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The late Otis Redding was born 80 years ago today. The soul legend was just 26-years-old when he was killed in a plane crash on December 10, 1967.
Born in Dawson, Georgia, and raised in Macon, Redding sang gospel at an early age and was inspired by his love of Sam Cooke and Little Richard to become a soul singer.
Redding was signed to Stax Records in 1962. His first single for the famed Memphis, Tennessee, label was the original song “This Heart of Mine” that reached #20 on Billboard‘s R&B singles chart.
Over the next couple of years, Otis scored a series of big R&B hits.
Redding’s first hits on the Billboard Hot 100 came in 1965 with the ballad “I’ve Been Loving You Too Long” and the soul rave-up “Respect,” which peaked at #21 and #35, respectively. The latter tune later became Aretha Franklin‘s signature song after she covered it in 1967.
Otis continued to enjoy crossover success in 1966 and ’67 with hits that included “Try a Little Tenderness.”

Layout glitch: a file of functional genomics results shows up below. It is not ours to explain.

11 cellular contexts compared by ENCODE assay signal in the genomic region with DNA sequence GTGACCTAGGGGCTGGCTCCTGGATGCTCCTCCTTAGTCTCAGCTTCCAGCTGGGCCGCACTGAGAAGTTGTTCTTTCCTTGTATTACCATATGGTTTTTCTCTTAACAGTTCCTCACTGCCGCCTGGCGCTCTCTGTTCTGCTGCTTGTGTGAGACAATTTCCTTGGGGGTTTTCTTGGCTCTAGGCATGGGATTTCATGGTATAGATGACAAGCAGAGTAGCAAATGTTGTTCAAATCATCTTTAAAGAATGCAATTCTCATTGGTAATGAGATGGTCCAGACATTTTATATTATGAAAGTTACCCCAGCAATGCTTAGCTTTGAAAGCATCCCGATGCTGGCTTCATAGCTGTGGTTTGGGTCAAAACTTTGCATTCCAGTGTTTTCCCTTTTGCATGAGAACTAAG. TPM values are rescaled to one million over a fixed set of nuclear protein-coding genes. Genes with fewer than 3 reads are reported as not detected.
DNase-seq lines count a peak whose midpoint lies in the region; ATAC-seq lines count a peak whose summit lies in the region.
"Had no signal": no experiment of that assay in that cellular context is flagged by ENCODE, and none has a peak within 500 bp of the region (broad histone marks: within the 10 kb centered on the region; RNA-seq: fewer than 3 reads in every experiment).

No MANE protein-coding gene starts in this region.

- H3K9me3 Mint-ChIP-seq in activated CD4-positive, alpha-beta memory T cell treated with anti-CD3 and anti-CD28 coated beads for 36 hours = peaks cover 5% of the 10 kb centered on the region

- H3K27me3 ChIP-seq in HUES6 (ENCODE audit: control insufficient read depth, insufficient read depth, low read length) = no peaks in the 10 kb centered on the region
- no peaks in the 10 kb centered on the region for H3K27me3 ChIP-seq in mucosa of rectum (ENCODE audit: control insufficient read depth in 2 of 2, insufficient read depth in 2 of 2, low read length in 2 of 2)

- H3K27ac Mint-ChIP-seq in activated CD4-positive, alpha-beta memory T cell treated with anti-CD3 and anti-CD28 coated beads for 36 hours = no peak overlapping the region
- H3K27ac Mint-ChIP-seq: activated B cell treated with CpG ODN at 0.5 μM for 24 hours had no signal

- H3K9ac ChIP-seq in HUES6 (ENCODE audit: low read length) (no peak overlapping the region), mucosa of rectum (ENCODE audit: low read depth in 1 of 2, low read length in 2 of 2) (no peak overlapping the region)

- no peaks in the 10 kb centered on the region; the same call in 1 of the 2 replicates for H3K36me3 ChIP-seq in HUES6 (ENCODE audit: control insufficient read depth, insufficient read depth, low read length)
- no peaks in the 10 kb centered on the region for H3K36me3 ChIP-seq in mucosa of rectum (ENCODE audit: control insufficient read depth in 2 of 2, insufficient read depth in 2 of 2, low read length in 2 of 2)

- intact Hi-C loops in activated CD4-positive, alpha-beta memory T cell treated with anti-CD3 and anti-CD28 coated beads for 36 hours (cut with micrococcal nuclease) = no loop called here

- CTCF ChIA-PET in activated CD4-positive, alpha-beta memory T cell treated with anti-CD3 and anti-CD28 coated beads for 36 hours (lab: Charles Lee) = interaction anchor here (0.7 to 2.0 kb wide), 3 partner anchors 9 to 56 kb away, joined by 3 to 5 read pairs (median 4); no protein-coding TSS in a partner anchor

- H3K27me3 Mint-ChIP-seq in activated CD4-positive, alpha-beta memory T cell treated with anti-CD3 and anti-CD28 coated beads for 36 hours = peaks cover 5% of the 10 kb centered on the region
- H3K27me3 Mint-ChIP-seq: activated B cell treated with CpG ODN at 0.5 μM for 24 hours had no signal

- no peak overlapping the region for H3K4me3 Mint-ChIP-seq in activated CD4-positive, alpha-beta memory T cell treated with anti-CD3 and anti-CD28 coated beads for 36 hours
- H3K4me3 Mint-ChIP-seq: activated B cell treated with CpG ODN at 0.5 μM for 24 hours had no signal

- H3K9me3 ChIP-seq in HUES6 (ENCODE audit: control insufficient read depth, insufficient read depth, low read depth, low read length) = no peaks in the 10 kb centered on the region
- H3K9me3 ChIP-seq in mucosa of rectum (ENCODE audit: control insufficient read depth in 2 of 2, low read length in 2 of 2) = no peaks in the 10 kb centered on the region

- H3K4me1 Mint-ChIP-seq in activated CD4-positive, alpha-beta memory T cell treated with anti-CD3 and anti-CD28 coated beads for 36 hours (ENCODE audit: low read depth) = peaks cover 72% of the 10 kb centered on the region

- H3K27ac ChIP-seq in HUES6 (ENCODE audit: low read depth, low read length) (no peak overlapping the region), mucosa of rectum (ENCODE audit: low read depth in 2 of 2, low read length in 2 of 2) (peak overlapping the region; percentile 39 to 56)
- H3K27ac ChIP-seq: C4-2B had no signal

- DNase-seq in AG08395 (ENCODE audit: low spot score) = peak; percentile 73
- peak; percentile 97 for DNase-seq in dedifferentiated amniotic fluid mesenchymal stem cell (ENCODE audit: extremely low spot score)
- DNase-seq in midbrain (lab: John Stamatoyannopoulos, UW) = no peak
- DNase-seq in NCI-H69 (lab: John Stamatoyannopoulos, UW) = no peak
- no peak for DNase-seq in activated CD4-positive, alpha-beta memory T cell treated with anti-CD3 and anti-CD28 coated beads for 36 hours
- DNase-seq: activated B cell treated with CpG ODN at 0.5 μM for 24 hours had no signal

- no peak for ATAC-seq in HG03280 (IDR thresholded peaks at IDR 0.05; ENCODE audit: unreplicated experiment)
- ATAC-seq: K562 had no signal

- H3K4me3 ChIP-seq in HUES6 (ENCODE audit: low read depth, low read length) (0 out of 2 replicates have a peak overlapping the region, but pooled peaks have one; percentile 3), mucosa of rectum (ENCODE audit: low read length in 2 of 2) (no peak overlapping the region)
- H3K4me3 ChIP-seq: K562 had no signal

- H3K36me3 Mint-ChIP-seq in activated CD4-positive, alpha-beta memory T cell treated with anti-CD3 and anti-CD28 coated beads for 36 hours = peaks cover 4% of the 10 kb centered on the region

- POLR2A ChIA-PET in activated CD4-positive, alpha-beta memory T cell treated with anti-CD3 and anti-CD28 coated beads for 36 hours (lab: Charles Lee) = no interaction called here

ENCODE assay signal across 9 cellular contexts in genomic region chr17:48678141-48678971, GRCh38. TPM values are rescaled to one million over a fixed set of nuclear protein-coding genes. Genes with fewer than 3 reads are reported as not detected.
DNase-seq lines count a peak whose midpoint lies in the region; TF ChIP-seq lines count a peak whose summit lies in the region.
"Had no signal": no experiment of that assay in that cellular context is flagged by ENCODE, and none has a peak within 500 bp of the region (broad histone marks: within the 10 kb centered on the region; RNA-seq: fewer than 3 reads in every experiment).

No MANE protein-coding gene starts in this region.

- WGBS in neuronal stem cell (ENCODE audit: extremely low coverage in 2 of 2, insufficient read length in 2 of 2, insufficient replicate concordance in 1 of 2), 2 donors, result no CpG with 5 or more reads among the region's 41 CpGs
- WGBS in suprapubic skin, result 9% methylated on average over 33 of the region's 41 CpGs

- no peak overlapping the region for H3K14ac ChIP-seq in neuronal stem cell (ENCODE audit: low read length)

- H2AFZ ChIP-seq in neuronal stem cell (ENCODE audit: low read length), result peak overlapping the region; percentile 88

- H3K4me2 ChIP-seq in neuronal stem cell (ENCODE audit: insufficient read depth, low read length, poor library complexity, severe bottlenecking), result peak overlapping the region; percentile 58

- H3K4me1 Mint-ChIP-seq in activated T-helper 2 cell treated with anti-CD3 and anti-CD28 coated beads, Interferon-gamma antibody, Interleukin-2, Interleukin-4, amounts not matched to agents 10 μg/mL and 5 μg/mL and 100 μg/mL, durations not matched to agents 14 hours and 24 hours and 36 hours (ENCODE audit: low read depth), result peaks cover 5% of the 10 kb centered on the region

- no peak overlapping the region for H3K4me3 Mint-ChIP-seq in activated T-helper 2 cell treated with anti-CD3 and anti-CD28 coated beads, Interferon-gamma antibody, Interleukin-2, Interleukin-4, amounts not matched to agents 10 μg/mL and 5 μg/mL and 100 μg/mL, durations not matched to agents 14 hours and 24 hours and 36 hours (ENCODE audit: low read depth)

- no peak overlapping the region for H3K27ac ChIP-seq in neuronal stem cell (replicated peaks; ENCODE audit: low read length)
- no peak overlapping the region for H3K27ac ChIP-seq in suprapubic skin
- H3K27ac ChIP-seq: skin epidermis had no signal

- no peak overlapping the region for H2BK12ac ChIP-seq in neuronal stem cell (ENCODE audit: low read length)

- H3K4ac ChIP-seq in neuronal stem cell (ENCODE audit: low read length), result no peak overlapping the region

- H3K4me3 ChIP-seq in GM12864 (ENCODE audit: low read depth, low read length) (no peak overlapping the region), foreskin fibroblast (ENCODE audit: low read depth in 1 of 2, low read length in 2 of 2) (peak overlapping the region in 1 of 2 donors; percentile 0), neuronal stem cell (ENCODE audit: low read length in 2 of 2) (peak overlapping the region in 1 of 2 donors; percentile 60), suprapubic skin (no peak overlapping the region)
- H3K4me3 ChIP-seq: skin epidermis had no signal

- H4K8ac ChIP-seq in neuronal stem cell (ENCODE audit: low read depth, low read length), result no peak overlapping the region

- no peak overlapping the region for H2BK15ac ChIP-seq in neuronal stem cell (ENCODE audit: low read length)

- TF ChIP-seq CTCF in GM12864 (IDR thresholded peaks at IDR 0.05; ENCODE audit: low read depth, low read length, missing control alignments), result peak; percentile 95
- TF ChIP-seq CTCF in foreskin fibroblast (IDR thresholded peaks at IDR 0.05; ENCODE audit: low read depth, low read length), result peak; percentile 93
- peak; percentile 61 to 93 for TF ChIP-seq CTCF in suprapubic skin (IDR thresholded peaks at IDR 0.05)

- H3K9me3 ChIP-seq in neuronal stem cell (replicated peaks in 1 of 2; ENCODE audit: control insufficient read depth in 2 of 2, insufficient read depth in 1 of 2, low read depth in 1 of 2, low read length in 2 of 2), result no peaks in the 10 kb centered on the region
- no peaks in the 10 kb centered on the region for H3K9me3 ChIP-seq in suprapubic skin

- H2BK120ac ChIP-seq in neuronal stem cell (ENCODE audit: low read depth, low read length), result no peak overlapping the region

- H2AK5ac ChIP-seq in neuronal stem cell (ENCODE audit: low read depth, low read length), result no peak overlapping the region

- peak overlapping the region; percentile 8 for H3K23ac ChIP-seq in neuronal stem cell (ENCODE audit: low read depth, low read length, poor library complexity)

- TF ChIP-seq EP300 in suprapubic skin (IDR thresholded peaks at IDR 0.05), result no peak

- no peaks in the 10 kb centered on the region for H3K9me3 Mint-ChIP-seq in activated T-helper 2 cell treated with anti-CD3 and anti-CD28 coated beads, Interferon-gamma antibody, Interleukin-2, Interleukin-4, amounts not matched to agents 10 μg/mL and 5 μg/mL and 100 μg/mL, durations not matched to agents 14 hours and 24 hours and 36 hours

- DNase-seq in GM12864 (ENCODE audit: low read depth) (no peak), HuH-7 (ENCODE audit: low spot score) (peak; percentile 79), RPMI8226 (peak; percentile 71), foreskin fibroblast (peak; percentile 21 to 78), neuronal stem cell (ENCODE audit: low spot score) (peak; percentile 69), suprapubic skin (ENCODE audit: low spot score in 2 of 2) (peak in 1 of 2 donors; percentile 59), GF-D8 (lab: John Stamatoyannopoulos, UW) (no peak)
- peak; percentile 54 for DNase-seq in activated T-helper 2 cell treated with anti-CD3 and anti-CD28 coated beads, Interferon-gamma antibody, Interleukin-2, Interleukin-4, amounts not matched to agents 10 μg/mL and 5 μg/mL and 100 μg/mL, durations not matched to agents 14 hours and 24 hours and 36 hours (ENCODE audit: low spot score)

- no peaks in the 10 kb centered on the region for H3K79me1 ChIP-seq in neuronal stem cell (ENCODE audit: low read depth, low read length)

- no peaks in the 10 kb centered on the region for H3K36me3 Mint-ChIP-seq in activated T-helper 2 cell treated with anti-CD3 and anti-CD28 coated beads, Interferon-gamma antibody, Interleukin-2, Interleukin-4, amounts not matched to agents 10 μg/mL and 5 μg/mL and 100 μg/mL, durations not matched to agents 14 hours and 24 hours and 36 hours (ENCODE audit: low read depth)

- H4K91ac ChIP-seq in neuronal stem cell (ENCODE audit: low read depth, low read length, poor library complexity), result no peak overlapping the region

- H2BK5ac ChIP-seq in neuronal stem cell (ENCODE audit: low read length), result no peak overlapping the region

Also in 1967, two duets that Redding recorded with Carla Thomas, “Tramp” and “Knock on Wood,” reached the Hot 100’s top 30.
Otis’ dynamic performance at the 1967 Monterey Pop festival would bring him more acclaim and attention.
On December 7, 1967, three days before his death, Redding finished recording “(Sittin’ on) The Dock of the Bay,” a song he’d co-written with his guitarist and frequent collaborator, Steve Cropper.
In March ’68, “The Dock of the Bay” became the first posthumous song to hit #1 on the Hot 100.
Redding was inducted into the Rock & Roll Hall of Fame in 1989.
As previously reported, “Otis Redding Day” will be proclaimed in Georgia today in honor of Redding’s milestone birthday.
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